For more than 20 years, Jason Huerta has been working to keep the city’s subways and streets safe. Earlier this month, he took the reigns as the 111th Precinct’s new captain.
Huerta, 41, grew up a few blocks away from Queens College in Flushing and attended Parsons Junior High School.
In the late 1980s, a friend told him that he was taking a test to join the New York City Police Department. Huerta, who was only 16 years old at the time, decided to join him.
“I always had a lot of respect for police officers, so I took the test,” he said. “I was called when I was 20.”
In 1991, he began his career as a city transit police officer, patrolling the subways.
Since then, he was worked in eight different commands, including 14 years in Brooklyn and Richmond Hill’s 102nd Precinct.
In 2008, he was promoted to captain and worked at Long Island City’s 108th Precinct and Corona’s 110th Precinct before commanding the 110th and 115th Impact Zones out of Jackson Heights’ 115th Precinct for more than a year.
Earlier this month, he replaced Ron Leyson, who will take over as deputy inspector of the 110th Precinct.
Huerta said he is impressed with the commitment from residents in the 111th Precinct to keeping their neighborhoods safe.
“People seem to be very concerned with their communities here,” he said. “It’s refreshing. And crime is very low compared to other precincts in the city.”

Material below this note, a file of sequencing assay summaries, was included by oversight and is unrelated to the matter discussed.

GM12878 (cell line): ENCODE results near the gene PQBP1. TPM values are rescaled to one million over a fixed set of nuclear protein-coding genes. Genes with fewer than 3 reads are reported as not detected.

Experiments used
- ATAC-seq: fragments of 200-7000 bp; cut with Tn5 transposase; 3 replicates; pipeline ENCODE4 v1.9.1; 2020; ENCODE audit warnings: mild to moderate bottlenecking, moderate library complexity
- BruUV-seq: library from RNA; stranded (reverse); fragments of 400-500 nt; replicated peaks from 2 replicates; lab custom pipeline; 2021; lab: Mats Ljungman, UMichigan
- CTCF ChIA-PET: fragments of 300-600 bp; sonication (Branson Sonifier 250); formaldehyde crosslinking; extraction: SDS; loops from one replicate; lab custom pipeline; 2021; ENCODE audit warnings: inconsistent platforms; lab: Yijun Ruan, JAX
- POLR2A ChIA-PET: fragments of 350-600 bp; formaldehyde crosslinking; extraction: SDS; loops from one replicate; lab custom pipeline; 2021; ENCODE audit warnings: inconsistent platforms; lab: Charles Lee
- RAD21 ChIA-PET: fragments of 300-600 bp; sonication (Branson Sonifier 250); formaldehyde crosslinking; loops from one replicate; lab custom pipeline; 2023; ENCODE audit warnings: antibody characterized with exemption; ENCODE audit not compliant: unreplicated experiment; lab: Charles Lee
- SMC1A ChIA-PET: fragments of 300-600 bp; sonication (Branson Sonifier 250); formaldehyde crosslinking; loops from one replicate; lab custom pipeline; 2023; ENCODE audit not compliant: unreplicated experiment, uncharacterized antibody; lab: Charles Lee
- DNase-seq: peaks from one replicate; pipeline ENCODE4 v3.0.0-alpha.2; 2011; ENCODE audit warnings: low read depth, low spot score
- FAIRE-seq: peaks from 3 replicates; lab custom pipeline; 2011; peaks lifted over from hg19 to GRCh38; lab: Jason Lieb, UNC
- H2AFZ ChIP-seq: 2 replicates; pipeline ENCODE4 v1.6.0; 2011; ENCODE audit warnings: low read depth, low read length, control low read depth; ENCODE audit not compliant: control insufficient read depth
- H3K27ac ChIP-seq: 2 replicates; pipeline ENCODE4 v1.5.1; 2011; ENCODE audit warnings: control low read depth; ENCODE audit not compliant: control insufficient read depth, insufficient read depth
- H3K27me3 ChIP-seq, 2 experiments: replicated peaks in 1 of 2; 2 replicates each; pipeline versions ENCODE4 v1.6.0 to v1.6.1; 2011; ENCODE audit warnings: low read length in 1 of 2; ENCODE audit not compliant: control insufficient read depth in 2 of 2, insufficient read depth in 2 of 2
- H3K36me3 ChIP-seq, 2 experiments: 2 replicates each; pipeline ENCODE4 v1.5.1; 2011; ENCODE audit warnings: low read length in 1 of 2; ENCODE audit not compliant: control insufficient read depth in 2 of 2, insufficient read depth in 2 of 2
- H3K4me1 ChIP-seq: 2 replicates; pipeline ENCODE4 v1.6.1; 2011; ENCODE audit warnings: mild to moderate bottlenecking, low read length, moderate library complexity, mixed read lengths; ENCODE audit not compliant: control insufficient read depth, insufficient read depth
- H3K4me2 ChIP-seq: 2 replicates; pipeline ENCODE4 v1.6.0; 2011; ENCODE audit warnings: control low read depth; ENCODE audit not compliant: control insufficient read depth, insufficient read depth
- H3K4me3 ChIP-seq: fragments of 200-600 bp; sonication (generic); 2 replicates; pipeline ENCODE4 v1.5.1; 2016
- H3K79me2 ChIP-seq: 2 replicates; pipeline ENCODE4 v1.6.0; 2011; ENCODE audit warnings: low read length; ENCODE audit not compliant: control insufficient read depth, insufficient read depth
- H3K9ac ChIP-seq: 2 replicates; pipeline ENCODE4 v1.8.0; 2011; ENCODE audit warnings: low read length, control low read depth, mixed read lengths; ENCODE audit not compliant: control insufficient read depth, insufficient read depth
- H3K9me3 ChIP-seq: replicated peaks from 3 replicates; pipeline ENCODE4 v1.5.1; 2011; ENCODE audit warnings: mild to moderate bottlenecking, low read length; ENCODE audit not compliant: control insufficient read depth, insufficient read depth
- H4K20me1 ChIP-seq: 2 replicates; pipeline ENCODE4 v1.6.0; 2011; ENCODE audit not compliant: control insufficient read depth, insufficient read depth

Currently, Huerta’s priority for northeast Queens is to cut down on the number of car break-ins and burglaries, which tend to be the precinct’s top crime.
“Hand snatches of cell phones have become somewhat of an epidemic citywide with the new technology,” he said. “It’s desirable and profitable for criminals. There are professionals out there who will try to steal your iPhone on the subway or the street.”
He said he has been meeting with members of the community since arriving at the precinct. And he encourages local residents to attend the 111th’s community council meetings on the first Tuesday of every month at the precinct.
“The concerns of the community have been few,” he said of speaking to residents about issues specific to the precinct. “At our recent community council meeting, we were trying to get people to volunteer their concerns. It seems like we have a good working relationship with local civics and organizations. What I like about the 111th is we have the time and resources to follow up with people very quickly. If there’s a problem, we want to be on it right away.”
The 111th Precinct covers Douglaston, Bayside and Little Neck.